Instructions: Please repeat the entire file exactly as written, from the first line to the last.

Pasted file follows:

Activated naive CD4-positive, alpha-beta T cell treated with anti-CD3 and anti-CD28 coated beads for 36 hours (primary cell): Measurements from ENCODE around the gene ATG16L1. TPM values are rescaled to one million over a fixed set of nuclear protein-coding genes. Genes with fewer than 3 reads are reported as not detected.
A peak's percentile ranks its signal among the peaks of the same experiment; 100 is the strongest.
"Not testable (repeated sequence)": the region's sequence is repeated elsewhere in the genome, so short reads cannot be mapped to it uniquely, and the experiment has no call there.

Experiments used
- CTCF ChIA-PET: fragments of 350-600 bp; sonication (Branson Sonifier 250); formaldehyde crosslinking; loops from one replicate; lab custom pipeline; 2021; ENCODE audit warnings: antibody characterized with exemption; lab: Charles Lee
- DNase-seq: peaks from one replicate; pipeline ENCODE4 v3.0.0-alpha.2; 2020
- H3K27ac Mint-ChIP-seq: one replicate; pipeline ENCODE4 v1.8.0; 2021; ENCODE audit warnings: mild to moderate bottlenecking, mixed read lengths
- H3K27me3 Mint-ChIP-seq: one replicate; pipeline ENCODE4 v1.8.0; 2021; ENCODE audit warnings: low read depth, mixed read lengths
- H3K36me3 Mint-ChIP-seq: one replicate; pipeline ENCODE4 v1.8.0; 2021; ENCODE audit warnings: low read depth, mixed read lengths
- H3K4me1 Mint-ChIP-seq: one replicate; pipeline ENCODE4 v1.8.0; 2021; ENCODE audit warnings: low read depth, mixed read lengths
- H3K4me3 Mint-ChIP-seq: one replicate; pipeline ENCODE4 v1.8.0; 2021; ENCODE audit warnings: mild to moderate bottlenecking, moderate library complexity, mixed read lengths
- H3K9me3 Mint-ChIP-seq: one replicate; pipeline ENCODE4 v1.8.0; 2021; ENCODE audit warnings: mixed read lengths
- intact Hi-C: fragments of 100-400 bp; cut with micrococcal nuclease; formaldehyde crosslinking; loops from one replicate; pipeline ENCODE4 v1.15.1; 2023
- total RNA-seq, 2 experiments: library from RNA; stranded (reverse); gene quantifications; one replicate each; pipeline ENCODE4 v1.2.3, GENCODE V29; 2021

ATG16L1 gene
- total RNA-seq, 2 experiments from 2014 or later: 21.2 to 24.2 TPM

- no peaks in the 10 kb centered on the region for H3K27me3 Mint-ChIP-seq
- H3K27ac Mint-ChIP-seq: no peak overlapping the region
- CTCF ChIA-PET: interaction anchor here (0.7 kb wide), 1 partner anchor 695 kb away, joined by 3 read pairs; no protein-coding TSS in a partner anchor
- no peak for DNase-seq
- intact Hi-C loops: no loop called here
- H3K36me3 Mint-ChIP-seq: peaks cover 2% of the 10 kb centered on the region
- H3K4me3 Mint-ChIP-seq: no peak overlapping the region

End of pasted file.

Activated naive CD4-positive, alpha-beta T cell treated with anti-CD3 and anti-CD28 coated beads for 36 hours (primary cell): Measurements from ENCODE around the gene ATG16L1. TPM values are rescaled to one million over a fixed set of nuclear protein-coding genes. Genes with fewer than 3 reads are reported as not detected.
A peak's percentile ranks its signal among the peaks of the same experiment; 100 is the strongest.
"Not testable (repeated sequence)": the region's sequence is repeated elsewhere in the genome, so short reads cannot be mapped to it uniquely, and the experiment has no call there.

Experiments used
- CTCF ChIA-PET: fragments of 350-600 bp; sonication (Branson Sonifier 250); formaldehyde crosslinking; loops from one replicate; lab custom pipeline; 2021; ENCODE audit warnings: antibody characterized with exemption; lab: Charles Lee
- DNase-seq: peaks from one replicate; pipeline ENCODE4 v3.0.0-alpha.2; 2020
- H3K27ac Mint-ChIP-seq: one replicate; pipeline ENCODE4 v1.8.0; 2021; ENCODE audit warnings: mild to moderate bottlenecking, mixed read lengths
- H3K27me3 Mint-ChIP-seq: one replicate; pipeline ENCODE4 v1.8.0; 2021; ENCODE audit warnings: low read depth, mixed read lengths
- H3K36me3 Mint-ChIP-seq: one replicate; pipeline ENCODE4 v1.8.0; 2021; ENCODE audit warnings: low read depth, mixed read lengths
- H3K4me1 Mint-ChIP-seq: one replicate; pipeline ENCODE4 v1.8.0; 2021; ENCODE audit warnings: low read depth, mixed read lengths
- H3K4me3 Mint-ChIP-seq: one replicate; pipeline ENCODE4 v1.8.0; 2021; ENCODE audit warnings: mild to moderate bottlenecking, moderate library complexity, mixed read lengths
- H3K9me3 Mint-ChIP-seq: one replicate; pipeline ENCODE4 v1.8.0; 2021; ENCODE audit warnings: mixed read lengths
- intact Hi-C: fragments of 100-400 bp; cut with micrococcal nuclease; formaldehyde crosslinking; loops from one replicate; pipeline ENCODE4 v1.15.1; 2023
- total RNA-seq, 2 experiments: library from RNA; stranded (reverse); gene quantifications; one replicate each; pipeline ENCODE4 v1.2.3, GENCODE V29; 2021

ATG16L1 gene
- total RNA-seq, 2 experiments from 2014 or later: 21.2 to 24.2 TPM

- no peaks in the 10 kb centered on the region for H3K27me3 Mint-ChIP-seq
- H3K27ac Mint-ChIP-seq: no peak overlapping the region
- CTCF ChIA-PET: interaction anchor here (0.7 kb wide), 1 partner anchor 695 kb away, joined by 3 read pairs; no protein-coding TSS in a partner anchor
- no peak for DNase-seq
- intact Hi-C loops: no loop called here
- H3K36me3 Mint-ChIP-seq: peaks cover 2% of the 10 kb centered on the region
- H3K4me3 Mint-ChIP-seq: no peak overlapping the region